The earlier we start investing, the better. The best time to start investing is actually when we emerge from the womb. But that’s too late for anyone reading this and our 20s represent the first real opportunity that most of us have to start.
Our 20s are a time when many of us start work and receive our first salaries. It’s also a time when we start to think about building for the future and taking financial responsibility. In terms of building financial wealth, investing in the stock market may not feel like a priority, but it’s the best option for most of us.
Why invest in your 20s?
Investing early allows our investments to compound over time. Simply put, that means we earn interest on our interest. And time is an investor’s best friend. The longer we hold shares, the better they perform. Holding decades allows us to ride out any bear markets and recessions – like the one we’re in right now. Over this kind of timescale, shares invariably move up, tracking economic growth. If we start investing regularly in our 20s, then we have the potential to make huge gains by the time we’re 60. More than anything else, this really is the path towards early retirement and financial freedom.
In theory, investing in our 20s means that we can take on more risk. There’s plenty of time for our investments to recover if they falter early on. But we need to be careful how we view risk. When I say we can take on more risk, what I mean is more risk for a given return. If we want to maximise our returns, then we need to manage risk properly.
It’s not an open invitation for us to start investing in speculative miners or oil exploration companies. Instead, we need to be investing in quality companies that are able to grow sustainably over a period of many years. This is the best way to make the most of the extra time we’ve got. Otherwise we risk wasting our early start.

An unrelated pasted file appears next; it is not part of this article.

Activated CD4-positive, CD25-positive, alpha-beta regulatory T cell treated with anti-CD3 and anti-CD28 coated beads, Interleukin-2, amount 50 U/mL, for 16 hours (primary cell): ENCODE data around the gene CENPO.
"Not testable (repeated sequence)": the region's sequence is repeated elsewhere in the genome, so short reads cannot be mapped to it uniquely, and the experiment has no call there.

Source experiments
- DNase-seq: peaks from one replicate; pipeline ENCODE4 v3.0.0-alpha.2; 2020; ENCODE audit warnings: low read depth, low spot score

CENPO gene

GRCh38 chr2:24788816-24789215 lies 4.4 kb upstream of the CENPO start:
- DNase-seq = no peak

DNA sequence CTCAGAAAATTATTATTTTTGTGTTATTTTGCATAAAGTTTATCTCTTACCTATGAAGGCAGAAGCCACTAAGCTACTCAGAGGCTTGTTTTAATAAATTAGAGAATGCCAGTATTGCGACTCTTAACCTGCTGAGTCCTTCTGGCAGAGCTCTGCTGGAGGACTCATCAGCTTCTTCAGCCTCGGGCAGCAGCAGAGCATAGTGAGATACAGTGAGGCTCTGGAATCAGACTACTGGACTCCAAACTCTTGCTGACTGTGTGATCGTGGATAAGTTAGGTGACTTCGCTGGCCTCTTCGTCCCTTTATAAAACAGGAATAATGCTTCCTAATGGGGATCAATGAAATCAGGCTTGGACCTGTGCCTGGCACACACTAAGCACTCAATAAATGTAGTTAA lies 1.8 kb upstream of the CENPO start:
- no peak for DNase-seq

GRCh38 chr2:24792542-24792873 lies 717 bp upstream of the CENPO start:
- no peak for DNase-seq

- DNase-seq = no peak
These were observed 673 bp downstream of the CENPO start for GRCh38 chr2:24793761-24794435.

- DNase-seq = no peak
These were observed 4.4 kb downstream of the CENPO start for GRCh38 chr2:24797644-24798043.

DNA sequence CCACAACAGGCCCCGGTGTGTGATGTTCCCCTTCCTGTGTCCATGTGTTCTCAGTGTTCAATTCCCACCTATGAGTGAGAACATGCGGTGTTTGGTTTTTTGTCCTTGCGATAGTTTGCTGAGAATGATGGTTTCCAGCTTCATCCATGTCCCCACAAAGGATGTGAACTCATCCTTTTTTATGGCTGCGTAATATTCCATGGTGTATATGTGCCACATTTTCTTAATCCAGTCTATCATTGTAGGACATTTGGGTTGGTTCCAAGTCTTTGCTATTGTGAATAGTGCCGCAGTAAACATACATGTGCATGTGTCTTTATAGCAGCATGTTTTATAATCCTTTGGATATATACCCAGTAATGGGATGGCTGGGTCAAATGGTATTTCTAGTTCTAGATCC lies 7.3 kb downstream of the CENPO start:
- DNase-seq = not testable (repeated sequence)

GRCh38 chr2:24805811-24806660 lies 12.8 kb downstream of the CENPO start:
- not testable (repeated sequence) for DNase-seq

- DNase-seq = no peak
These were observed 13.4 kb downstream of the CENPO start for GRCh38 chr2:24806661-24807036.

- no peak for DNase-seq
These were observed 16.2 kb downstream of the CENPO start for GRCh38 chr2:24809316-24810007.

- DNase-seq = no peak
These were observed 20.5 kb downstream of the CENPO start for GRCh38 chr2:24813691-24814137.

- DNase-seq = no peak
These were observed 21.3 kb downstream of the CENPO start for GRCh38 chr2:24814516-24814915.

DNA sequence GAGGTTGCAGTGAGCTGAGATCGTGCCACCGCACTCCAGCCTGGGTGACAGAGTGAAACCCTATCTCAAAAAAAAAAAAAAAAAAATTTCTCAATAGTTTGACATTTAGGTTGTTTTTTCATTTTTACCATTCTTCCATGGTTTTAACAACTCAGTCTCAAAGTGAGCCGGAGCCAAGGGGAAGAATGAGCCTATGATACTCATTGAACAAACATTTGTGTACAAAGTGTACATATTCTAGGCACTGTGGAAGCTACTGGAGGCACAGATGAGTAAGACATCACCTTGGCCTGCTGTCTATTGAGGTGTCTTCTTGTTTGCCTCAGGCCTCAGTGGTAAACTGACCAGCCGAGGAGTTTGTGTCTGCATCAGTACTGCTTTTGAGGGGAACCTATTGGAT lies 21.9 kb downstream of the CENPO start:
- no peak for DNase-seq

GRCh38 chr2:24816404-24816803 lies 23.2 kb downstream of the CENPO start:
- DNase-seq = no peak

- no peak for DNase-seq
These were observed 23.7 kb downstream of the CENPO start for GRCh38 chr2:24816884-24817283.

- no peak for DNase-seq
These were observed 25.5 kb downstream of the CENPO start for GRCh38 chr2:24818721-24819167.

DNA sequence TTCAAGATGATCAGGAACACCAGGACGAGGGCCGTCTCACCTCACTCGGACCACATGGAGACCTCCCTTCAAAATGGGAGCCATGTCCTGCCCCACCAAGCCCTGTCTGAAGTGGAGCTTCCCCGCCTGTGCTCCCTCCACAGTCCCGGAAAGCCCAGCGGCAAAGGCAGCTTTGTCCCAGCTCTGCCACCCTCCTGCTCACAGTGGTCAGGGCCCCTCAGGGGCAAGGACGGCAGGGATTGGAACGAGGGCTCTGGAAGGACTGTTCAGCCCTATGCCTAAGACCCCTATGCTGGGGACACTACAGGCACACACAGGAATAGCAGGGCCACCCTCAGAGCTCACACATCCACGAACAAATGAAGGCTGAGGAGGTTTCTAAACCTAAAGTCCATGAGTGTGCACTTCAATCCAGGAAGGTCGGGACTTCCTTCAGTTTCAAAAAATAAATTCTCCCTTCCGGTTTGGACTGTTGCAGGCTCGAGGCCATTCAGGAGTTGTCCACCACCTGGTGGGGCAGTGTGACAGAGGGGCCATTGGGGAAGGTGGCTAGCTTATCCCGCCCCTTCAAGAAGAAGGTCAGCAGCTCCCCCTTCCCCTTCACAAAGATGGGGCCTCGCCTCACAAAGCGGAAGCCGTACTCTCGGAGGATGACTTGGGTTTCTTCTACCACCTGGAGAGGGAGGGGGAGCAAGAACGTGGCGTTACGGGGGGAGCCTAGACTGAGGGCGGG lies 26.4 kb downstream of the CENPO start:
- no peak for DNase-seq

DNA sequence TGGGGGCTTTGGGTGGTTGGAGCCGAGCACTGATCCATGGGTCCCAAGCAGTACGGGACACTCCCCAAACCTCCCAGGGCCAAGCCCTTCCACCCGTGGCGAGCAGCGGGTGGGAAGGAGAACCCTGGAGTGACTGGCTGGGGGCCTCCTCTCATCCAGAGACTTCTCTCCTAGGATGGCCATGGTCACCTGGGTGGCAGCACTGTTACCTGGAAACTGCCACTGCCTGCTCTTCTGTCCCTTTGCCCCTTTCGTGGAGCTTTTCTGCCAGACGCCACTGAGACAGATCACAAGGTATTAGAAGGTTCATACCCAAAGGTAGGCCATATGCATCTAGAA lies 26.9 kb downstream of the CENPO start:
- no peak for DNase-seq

The way that we can take on more risk is by investing in growth companies that are maybe on the more expensive side. What seems fairly expensive today, may be a bargain in 20 or 30 years’ time. When investing with such a long timeframe, we don’t need to be quite so focused on price. Investing in our 20s therefore gives us more flexibility.
It’s also important that we still diversify by investing in a number of shares, not just one or two. I’d recommend at least 10. Along with time in the market, diversifying the number of holdings is a great way to improve long-term investment performance. If one company fails, there are others that can fill the void.
All in all, investing in your 20s isn’t completely different to investing in your 50s. We can afford to pay a little more and target the sort of growth companies that can really outperform in the long run. But we should still be focused on quality companies and on diversification. The most important thing is that we start investing early and invest regularly. This is what will create the biggest gains.
Speaking of growth companies…
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Thomas has no position in any of the shares mentioned. The Motley Fool UK has no position in any of the shares mentioned. Views expressed on the companies mentioned in this article are those of the writer and therefore may differ from the official recommendations we make in our subscription services such as Share Advisor, Hidden Winners and Pro. Here at The Motley Fool we believe that considering a diverse range of insights makes us better investors.